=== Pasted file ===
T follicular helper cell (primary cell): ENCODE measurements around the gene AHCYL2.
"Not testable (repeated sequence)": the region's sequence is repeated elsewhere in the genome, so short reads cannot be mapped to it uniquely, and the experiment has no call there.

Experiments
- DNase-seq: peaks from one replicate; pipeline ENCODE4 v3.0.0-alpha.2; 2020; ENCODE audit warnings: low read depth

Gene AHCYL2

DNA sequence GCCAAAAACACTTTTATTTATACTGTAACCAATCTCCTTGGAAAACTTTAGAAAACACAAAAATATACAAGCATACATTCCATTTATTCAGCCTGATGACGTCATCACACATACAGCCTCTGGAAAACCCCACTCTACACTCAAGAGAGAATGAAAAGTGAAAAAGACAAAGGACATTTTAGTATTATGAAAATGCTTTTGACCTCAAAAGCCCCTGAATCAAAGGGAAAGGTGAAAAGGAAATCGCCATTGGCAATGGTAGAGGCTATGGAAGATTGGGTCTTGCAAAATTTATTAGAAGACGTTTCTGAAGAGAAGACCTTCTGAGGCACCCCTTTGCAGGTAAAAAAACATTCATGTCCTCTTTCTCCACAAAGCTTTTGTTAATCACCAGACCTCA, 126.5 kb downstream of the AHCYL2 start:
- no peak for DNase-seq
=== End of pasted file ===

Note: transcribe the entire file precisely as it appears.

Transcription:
T follicular helper cell (primary cell): ENCODE measurements around the gene AHCYL2.
"Not testable (repeated sequence)": the region's sequence is repeated elsewhere in the genome, so short reads cannot be mapped to it uniquely, and the experiment has no call there.

Experiments
- DNase-seq: peaks from one replicate; pipeline ENCODE4 v3.0.0-alpha.2; 2020; ENCODE audit warnings: low read depth

Gene AHCYL2

DNA sequence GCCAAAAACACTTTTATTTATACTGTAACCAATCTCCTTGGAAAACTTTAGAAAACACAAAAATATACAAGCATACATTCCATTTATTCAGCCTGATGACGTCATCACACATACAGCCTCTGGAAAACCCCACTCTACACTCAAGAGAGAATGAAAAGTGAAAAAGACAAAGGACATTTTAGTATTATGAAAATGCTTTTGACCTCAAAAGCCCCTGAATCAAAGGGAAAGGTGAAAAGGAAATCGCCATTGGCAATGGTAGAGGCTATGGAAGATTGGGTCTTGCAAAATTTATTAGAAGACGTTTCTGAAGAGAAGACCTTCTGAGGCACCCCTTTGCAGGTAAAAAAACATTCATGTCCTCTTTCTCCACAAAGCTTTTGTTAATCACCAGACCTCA, 126.5 kb downstream of the AHCYL2 start:
- no peak for DNase-seq